Beth explains that regular, community volunteers like Joao have helped gradually change the park to a wilder space. “It’s looking pretty clean” of invasives, she says, “and I credit all those folks who’ve been coming for a few years now even during the pandemic,” as well as support from Arlington County staff, who provide input on invasive management approaches. Where resources permit, they also arrange for carefully targeted spot treatments of herbicides to address invasives that volunteers can’t remove by hand. This partnership has proven essential, she says, in having lasting impact in restoring the area’s natural spaces and keeping up volunteers’ engagement in the work without getting discouraged.
In the five years of her supporting the park and the ARMN Park Stewards program, Beth is most excited about the native species that pop their heads up through the leaf litter now that there is clear space for them to grow back from seedlings or from dormant seeds in the soil bed. Thanks to getting invasives out of the way, she now sees native plants like wild ageratum (Conoclinium coelestinum), asters (family Asteraceae), native black cherries (Prunus serotina.), hollies (Ilex spp.), tuliptrees (Liriodendron tulipifera), American sycamore (Platanus occidentalis), American persimmon (Diospyros virginiana), and a few oaks (family Quercus). The native plants in the park appear to be part of two distinct remnant ecological communities that Beth describes as “floodplain forest” and “possibly mesic mixed hardwood,” respectively, pointing to the floodplain area where there are American elms (Ulmus americana), boxelder (Acer negundo), and remnant green ash (Fraxinus pennsylvanica), which is amazing for this small patch of a park.
In some harder-to-access areas in the park, invasives continue to take root. For example, English ivy blankets exposed tree roots in the steep slopes of Lubber Run that get less volunteer attention due to limited access. A volunteer says “Ivy is so evil. I don’t trust it. I always give personalities to the most invasive plants.” By her metric, we are wrestling with a lot of evil plant personalities as we pull, cut, and chop up. In the winter, with most of the plants not in their seeding stage, we can either chop them up and leave them on the ground to add to the valuable forest floor covering, or we can hang them up higher on branches. Beth talks about how people often remove the leaf duff (litter) from the ground, even though it harbors beneficial insects such as butterfly larvae and fireflies, microbes, and nutrients. Allowing the leaves to stay in place over winter can help these insects to thrive.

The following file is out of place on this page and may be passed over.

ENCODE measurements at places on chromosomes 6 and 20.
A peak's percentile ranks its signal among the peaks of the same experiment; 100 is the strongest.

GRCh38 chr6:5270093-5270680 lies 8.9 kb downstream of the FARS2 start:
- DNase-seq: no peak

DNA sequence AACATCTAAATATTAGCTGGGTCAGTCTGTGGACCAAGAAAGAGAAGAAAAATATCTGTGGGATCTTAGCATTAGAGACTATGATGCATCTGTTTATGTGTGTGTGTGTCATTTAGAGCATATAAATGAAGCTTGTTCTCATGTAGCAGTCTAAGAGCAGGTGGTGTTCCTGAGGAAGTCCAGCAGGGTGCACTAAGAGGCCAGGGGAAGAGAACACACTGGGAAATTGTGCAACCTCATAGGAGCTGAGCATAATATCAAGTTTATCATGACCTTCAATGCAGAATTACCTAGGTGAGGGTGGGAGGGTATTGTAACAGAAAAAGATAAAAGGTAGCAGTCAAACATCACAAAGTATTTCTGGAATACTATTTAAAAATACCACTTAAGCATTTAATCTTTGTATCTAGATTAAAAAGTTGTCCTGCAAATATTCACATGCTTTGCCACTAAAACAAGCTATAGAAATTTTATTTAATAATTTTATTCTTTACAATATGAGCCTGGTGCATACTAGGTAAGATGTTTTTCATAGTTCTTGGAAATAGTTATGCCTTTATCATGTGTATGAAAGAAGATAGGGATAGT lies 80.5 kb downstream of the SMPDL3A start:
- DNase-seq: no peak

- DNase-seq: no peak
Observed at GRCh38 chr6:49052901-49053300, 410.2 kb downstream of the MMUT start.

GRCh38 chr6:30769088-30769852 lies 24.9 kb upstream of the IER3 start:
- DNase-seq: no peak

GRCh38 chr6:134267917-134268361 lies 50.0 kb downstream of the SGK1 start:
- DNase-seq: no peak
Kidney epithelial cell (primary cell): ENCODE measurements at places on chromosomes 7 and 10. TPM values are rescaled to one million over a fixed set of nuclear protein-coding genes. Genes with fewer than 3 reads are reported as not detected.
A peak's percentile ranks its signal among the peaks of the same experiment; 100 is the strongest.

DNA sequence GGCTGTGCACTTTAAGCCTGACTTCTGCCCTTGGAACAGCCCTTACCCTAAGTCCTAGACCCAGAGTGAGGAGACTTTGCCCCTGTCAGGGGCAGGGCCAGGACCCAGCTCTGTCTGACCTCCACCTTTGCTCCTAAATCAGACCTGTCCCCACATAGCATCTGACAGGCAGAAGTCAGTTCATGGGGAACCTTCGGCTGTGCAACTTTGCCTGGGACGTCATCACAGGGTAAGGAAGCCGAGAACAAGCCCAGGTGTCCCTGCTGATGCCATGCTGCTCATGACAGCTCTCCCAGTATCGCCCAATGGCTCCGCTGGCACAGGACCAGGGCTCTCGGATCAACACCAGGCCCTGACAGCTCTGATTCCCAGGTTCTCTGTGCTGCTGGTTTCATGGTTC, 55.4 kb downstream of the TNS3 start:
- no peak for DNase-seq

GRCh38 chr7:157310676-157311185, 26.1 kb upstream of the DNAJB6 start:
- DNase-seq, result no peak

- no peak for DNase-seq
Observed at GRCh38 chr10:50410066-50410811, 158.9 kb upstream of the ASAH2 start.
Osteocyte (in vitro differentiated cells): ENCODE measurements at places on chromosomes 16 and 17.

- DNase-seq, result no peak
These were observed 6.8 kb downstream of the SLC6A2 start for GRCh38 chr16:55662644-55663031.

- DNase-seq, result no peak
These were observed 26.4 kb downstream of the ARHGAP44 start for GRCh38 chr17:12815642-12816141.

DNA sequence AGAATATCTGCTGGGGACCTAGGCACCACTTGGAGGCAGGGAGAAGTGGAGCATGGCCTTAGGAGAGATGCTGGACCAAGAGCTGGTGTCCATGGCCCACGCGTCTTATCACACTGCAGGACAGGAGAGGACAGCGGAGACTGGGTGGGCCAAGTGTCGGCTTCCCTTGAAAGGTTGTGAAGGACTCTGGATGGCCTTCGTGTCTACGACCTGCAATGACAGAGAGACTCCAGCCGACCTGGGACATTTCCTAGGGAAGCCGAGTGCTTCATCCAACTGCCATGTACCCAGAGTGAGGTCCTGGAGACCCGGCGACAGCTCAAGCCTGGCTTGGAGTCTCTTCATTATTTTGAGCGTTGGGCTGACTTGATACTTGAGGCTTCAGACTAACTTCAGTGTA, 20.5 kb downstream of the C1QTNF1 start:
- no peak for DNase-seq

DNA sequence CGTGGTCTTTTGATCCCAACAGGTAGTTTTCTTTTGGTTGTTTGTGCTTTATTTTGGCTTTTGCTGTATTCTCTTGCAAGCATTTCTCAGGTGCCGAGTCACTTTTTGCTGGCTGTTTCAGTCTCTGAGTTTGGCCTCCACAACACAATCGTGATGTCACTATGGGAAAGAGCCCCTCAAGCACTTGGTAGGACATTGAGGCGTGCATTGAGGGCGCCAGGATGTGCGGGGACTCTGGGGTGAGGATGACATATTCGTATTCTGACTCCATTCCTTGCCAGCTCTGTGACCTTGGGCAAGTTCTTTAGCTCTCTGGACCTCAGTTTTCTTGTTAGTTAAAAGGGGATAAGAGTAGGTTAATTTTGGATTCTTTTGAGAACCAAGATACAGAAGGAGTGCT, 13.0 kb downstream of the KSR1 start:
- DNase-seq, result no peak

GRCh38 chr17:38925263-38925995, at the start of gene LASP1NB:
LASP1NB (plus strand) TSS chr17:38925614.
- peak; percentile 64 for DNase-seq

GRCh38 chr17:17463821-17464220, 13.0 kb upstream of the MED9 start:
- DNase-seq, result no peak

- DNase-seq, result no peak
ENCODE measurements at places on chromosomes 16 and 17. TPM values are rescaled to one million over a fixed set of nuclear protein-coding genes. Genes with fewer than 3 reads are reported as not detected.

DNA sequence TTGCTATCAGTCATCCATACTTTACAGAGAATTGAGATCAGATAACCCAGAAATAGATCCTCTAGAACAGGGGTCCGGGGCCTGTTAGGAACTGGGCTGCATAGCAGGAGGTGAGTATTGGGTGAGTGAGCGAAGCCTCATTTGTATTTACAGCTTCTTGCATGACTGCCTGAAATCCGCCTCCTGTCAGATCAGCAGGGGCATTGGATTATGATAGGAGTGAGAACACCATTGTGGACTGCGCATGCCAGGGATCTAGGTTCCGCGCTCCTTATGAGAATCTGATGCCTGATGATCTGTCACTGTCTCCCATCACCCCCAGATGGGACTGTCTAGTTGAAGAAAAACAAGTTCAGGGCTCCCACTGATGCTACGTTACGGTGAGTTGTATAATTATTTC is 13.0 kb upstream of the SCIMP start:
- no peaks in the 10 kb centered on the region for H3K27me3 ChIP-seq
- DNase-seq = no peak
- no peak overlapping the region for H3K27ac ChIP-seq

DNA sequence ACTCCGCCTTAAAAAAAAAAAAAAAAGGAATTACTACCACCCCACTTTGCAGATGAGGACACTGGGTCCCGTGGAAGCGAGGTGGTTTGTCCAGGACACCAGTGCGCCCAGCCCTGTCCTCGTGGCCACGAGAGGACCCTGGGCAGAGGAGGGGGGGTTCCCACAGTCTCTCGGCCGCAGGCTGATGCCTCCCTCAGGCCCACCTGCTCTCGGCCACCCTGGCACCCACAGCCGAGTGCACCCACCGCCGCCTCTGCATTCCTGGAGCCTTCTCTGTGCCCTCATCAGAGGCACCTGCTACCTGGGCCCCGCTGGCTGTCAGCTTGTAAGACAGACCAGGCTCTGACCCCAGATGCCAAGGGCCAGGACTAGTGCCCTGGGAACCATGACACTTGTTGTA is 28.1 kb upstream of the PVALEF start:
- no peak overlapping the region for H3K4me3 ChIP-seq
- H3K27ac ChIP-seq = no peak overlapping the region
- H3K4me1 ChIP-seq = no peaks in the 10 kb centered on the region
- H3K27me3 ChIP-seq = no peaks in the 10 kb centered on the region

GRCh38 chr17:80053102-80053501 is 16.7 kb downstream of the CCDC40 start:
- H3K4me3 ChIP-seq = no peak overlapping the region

Eventually, ARMN volunteer Hal Cardwell climbs down into the stream valley with Beth’s specialized shovel (which she in turn had learned about from another neighborhood volunteer). Capitalizing on its serrated edges, he’s able to extract several well-anchored privets from the soil. A few slices and the privets are out!
Even as the group wraps up for the day, we find a few more opportunities for restoration. Curt spots a flowering plant on the streambank near where we started our work, and Beth excitedly says “Get it. That’s a Rose of Sharon with seed pods!” Indeed, this invasive’s fluffy brown flowers taunt us from their skinny stalks. Curt reaches down and gingerly pulls the Rose of Sharon (Hibiscus syriacus) out, careful to include the whole tap root. Right at our feet, Becky finds an errant Oriental False Hawksbeard plant (Youngia japonica) anchored to the ground. “It’s really aggressive,” says Beth, as Beth lays it—conquered—on a rock.
Even at such a well-tended site, there are no shortage of opportunities for volunteers to battle invasives and improve its ecological quality through native plant regeneration. As we clean up, Beth tells us about the fireflies (Photinus pyralis)—an indicator of ecosystem health—that blink in the restored riparian vegetation along the stream during the warm months, and attract community members to gather and celebrate them together one night each June. The work today that helped to preserve a home for these beloved creatures was indeed well worth it.
Wildlife (All forms of life that are wild, including plants, animals, and microorganism – Natural Resources Service)
Black Locust (Robinia pseudoacacia) Black locust, considered invasive in some states, is native to eastern North America from Pennsylvania to as far south as Georgia. When British colonists encountered the plant in 1607, they recognized its resemblance to Old World Locust and named it accordingly. A member of the pea family with pairs of round leaflets on spiny branches, black locusts improve soil quality by fixing nitrogen at their roots. The black locust produces fragrant white flowers with copious nectar that attracts native bee species, hummingbirds, and butterflies. Although toxic to some livestock, black locust provides habitat for native wildlife, including nesting songbirds and foraging deer. Learn more about black locust here.